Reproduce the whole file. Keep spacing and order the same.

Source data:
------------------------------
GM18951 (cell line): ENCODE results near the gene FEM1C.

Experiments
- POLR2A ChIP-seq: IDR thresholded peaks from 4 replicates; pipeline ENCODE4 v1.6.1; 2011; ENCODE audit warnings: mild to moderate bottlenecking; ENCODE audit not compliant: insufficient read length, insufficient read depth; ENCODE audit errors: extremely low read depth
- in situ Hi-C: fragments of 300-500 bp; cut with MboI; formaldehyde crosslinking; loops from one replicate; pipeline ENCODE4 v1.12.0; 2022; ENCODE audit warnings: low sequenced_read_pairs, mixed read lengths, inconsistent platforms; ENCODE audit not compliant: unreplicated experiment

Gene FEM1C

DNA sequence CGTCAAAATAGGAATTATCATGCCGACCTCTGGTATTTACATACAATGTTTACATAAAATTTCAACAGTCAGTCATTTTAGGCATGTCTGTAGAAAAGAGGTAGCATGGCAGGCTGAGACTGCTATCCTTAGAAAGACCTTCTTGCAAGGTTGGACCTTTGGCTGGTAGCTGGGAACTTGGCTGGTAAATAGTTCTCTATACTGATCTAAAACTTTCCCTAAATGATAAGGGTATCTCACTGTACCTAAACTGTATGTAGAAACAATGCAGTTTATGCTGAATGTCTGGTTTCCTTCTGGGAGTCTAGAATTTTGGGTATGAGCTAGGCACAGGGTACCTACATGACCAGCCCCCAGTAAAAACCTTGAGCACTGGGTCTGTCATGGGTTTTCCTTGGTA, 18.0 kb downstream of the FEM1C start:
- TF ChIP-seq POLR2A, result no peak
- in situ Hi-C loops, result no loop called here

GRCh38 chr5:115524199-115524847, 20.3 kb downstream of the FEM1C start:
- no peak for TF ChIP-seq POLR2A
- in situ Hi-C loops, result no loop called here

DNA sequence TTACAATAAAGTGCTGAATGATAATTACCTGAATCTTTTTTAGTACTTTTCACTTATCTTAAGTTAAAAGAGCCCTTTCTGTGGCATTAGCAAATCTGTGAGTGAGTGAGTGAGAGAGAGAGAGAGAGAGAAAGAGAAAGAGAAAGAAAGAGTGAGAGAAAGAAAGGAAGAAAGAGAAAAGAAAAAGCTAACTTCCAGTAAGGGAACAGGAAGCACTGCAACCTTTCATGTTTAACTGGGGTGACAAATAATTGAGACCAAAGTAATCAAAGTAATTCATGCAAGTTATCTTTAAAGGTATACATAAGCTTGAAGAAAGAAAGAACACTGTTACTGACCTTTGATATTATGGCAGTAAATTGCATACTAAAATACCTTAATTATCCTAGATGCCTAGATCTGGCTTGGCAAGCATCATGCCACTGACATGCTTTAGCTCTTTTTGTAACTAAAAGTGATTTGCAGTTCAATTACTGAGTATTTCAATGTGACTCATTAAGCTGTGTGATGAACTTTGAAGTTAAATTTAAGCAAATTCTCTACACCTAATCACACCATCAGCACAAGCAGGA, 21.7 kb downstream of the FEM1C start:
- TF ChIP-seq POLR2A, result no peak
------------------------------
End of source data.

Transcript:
GM18951 (cell line): ENCODE results near the gene FEM1C.

Experiments
- POLR2A ChIP-seq: IDR thresholded peaks from 4 replicates; pipeline ENCODE4 v1.6.1; 2011; ENCODE audit warnings: mild to moderate bottlenecking; ENCODE audit not compliant: insufficient read length, insufficient read depth; ENCODE audit errors: extremely low read depth
- in situ Hi-C: fragments of 300-500 bp; cut with MboI; formaldehyde crosslinking; loops from one replicate; pipeline ENCODE4 v1.12.0; 2022; ENCODE audit warnings: low sequenced_read_pairs, mixed read lengths, inconsistent platforms; ENCODE audit not compliant: unreplicated experiment

Gene FEM1C

DNA sequence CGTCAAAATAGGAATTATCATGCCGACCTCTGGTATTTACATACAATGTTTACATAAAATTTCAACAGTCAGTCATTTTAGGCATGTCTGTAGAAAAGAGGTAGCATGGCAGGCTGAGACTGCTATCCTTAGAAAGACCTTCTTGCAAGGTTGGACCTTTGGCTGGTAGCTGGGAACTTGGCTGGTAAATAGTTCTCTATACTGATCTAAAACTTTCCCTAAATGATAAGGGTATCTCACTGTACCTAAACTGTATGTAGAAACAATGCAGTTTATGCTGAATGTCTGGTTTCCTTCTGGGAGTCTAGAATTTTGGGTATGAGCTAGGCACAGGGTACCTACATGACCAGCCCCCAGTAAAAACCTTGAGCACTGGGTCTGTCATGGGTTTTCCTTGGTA, 18.0 kb downstream of the FEM1C start:
- TF ChIP-seq POLR2A, result no peak
- in situ Hi-C loops, result no loop called here

GRCh38 chr5:115524199-115524847, 20.3 kb downstream of the FEM1C start:
- no peak for TF ChIP-seq POLR2A
- in situ Hi-C loops, result no loop called here

DNA sequence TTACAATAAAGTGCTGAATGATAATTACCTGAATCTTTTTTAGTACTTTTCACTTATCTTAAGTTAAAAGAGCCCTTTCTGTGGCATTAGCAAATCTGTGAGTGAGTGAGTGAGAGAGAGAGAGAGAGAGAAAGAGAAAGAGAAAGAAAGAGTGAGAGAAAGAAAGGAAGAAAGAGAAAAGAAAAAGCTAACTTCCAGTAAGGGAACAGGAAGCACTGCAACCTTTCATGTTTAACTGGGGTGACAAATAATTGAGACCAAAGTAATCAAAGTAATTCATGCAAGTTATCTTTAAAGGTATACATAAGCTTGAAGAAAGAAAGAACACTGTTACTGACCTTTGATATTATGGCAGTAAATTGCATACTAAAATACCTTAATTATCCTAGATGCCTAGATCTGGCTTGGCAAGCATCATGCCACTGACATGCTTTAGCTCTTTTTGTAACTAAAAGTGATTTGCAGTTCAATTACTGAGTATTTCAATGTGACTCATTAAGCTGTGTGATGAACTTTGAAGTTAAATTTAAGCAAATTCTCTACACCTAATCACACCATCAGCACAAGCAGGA, 21.7 kb downstream of the FEM1C start:
- TF ChIP-seq POLR2A, result no peak